Scientific determination involves a detailed review of discovery materials, review and analysis of relevant scientific literature, and communication of findings via report and/or expert testimony.

General & Specific Causation

Toxicology causation analysis is a multistep process that evaluates whether a chemical or drug exposure could have caused a deleterious effect; and subsequently, whether or not that exposure caused or substantially contributed to an adverse event or health outcome relevant to the matter at hand.

These separate, but related, scientific components are referred to as General and Specific Causation.

  • General Causation: Could the chemical, drug or toxicant cause the intended effect?
  • Specific Causation: Did the dose of the chemical, drug, and/or toxicant in a relevant or proximate time period produce an adverse effect or outcome?

The toxicology experts at Robson Forensic have applied the principles of causation analysis to hundreds of cases. In fact, causation analysis is central to every toxicology analysis we perform.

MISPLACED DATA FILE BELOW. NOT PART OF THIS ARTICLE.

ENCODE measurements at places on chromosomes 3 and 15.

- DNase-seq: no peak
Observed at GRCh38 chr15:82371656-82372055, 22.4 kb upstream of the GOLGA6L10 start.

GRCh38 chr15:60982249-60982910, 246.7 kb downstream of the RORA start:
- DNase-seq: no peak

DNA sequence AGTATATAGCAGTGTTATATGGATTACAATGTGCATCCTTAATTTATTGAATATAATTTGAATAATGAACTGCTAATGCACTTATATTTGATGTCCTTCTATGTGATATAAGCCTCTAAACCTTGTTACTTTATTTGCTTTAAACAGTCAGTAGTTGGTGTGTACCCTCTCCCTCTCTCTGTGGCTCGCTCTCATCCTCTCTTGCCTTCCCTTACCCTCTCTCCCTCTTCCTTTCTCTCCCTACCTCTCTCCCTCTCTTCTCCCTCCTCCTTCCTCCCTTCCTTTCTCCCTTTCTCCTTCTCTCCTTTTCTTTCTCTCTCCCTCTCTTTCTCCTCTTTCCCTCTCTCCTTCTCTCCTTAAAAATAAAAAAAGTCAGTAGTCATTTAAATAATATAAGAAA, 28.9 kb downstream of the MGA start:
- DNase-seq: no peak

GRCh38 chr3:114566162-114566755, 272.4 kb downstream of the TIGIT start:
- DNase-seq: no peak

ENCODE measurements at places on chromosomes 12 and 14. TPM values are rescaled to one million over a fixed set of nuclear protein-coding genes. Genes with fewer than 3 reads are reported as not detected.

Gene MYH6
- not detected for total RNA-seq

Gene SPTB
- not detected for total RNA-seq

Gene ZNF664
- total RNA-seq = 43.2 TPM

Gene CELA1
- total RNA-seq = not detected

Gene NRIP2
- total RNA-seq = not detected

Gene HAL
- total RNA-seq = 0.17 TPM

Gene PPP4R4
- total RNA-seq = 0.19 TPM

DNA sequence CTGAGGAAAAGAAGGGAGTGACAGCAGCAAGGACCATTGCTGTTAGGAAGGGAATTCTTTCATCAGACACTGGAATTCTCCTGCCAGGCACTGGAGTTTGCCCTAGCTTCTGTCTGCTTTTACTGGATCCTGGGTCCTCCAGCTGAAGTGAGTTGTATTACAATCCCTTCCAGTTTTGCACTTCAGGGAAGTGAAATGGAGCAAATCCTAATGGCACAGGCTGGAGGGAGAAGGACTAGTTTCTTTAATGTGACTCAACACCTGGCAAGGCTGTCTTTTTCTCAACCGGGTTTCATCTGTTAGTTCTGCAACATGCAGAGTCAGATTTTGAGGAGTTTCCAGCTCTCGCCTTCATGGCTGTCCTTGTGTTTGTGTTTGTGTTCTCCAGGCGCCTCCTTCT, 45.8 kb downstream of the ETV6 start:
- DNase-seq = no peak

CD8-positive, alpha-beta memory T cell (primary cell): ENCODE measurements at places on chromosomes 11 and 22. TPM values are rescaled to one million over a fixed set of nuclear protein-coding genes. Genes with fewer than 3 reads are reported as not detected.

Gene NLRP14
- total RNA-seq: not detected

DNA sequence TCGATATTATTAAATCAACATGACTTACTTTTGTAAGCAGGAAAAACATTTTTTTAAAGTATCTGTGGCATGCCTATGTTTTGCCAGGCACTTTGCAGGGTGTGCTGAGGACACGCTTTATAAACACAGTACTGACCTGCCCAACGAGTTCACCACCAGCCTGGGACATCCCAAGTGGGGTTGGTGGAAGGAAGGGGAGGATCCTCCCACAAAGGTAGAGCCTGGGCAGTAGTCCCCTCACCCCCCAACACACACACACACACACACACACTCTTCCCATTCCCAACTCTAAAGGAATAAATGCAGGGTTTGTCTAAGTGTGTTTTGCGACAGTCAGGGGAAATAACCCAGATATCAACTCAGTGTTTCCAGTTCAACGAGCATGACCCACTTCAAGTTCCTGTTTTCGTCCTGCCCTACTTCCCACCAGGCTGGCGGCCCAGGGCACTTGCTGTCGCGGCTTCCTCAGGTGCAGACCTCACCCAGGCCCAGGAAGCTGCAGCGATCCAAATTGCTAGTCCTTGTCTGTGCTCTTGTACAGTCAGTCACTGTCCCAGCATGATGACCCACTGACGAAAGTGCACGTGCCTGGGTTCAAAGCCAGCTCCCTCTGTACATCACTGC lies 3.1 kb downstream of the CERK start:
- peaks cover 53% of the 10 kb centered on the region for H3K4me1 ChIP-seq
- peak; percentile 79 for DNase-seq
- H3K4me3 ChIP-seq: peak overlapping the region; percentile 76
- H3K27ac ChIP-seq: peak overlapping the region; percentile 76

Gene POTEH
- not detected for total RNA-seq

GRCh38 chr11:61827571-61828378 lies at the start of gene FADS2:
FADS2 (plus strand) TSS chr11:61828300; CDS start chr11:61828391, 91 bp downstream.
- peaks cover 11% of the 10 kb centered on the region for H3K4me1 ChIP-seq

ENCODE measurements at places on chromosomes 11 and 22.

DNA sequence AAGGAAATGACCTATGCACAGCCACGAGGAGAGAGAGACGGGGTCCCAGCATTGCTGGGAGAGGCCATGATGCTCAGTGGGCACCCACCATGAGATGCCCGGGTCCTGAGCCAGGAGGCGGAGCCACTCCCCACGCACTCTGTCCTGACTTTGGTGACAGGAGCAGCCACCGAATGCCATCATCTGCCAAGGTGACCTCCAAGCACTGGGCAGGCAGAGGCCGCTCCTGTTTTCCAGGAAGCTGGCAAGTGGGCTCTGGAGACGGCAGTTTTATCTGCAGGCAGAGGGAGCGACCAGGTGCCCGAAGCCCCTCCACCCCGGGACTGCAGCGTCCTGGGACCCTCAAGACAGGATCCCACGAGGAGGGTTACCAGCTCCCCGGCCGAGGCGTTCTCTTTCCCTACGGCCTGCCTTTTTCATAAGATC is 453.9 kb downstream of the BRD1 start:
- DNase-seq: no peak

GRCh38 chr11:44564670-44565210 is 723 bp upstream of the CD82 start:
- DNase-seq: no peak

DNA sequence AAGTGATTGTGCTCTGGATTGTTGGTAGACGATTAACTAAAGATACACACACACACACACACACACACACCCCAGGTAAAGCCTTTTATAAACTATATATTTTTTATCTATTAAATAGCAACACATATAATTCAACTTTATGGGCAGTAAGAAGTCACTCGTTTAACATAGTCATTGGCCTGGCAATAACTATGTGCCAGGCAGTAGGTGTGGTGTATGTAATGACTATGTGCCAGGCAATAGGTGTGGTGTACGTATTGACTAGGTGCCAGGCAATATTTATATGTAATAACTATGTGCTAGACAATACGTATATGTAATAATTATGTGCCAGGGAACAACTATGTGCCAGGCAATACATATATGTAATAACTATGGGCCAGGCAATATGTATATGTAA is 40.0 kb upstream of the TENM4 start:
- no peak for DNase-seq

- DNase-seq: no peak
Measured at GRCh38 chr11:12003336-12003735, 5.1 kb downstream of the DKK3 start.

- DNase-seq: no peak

Pharmaco(toxico)kinetics & Pharmaco(toxico)dynamics

Pharmacokinetics and pharmacodynamics are concepts in pharmacology that focus on the manner in which drugs move through the body and the ways in which the body is affected by exposure to drugs, respectively.

Toxicokinetics and toxicodynamics are similar concepts, but are more specifically attributed to chemical exposures. These principles, relevant to each exposure, form the foundation of pharmacological/toxicological analyses.


What the Body Does to the Chemical/Drug/Toxicant.

A determination of chemical, drug and/or toxicant dose and duration of exposure involves the application of the principles of pharmacokinetics. Pharmacokinetic evaluation involves understanding chemical, drug and/or toxicant absorption, bioavailability, distribution, metabolism, and excretion.


What the Chemical/Drug/Toxicant Does to the Body.